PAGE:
This Circuit Board Is Closing The Computer-Human Brain Gap

The Neurogrid can simulate a million neurons and billions of synaptic connections, making it 9,000 times faster than a typical PC. Possible applications include prostheses that work nearly as fast as human thought.

What's the Latest Development?

In the quest to understand the power of the human brain, a team of Stanford bioengineers have taken a significant leap forward: Their Neurogrid, an iPad-sized circuit board containing 16 custom-designed chips, is 9,000 times faster and uses 40,000 times less power than a typical PC. In terms of brain function, it "can simulate 1 million neurons and billions of synaptic connections." Team leader Kwabena Boahen says that the next goal is to lower costs and create software that will allow more engineers and scientists to use the board. "Right now, you have to know how the brain works to program one of these," he says.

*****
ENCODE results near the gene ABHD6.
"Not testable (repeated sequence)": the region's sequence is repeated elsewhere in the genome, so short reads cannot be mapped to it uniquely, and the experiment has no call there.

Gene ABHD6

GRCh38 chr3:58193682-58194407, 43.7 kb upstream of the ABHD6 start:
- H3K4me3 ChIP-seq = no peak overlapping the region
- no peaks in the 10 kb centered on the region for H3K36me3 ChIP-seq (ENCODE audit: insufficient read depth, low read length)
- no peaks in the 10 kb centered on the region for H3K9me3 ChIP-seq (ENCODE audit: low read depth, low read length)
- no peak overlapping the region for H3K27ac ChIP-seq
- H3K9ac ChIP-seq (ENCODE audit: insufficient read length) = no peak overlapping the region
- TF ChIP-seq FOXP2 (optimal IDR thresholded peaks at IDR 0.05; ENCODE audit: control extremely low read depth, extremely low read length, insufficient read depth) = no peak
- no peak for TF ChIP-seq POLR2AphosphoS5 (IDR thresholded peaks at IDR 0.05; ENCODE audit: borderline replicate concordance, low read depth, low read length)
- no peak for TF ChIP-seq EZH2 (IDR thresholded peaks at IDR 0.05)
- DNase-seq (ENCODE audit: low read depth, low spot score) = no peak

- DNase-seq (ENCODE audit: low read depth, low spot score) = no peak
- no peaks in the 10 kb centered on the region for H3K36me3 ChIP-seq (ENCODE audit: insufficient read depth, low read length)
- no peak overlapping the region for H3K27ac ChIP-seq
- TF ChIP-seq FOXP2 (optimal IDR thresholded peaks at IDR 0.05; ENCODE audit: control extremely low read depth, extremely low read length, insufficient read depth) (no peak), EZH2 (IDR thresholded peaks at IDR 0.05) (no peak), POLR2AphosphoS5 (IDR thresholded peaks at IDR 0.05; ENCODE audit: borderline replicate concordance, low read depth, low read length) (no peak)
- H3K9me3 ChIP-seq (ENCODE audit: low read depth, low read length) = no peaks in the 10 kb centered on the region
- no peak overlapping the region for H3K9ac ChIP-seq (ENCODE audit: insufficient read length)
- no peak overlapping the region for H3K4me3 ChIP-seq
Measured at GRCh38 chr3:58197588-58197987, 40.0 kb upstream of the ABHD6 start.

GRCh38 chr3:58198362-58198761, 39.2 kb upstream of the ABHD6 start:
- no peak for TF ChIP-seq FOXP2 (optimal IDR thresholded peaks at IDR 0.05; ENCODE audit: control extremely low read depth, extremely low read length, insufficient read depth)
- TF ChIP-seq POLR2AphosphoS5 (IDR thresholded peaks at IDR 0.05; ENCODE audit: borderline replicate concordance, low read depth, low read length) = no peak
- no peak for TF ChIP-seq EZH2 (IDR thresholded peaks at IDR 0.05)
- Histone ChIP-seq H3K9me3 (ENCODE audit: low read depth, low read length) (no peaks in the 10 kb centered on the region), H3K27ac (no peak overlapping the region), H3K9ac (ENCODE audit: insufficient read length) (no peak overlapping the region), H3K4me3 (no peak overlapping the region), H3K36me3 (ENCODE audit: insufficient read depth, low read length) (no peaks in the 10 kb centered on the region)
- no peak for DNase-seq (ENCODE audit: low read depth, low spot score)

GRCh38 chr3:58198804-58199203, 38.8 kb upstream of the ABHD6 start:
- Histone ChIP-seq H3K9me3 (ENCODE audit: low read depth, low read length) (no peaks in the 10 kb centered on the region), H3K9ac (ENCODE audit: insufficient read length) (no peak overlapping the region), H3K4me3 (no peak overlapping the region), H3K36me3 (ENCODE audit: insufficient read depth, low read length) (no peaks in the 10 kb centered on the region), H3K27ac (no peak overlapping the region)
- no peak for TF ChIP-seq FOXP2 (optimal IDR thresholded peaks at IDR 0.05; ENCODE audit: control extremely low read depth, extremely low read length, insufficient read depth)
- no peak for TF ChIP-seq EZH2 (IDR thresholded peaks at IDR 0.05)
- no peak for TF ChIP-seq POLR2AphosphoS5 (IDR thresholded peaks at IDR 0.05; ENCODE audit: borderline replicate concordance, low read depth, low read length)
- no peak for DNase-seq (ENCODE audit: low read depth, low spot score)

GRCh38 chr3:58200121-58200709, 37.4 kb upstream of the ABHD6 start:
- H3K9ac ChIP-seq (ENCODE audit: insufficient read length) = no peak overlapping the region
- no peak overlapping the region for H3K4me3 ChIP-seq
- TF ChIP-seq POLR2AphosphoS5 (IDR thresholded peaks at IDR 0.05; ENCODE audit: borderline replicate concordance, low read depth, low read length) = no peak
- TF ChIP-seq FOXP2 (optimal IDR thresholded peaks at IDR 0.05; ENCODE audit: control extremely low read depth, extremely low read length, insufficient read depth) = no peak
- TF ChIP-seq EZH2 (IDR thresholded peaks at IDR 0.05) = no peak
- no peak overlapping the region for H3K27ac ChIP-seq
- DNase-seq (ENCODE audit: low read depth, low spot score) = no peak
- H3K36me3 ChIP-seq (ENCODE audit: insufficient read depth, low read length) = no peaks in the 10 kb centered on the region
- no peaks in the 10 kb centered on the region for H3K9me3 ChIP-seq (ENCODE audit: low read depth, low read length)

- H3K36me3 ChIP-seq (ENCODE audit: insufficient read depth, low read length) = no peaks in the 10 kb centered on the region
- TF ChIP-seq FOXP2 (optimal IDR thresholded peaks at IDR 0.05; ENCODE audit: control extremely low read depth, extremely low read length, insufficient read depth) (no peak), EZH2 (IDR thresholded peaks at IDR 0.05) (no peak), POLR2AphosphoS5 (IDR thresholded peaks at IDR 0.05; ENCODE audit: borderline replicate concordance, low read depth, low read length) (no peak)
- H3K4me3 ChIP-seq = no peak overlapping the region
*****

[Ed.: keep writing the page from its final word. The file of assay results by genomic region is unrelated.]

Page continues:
What's the Big Idea?

The Stanford team is one of several neuromorphic research teams worldwide that are developing a variety of ways to mimic brain functionality using hardware and software. Among many other applications, such systems could help make prosthetic limbs move as easily and smoothly as their natural counterparts. As impressive as the team's results have been so far, they still have a very long way to go to catch up to the real thing. In a paper for the Proceedings of the IEEE, Boahen writes, "The human brain, with 80,000 times more neurons than Neurogrid, consumes only three times as much power."

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Read it at Stanford News Service

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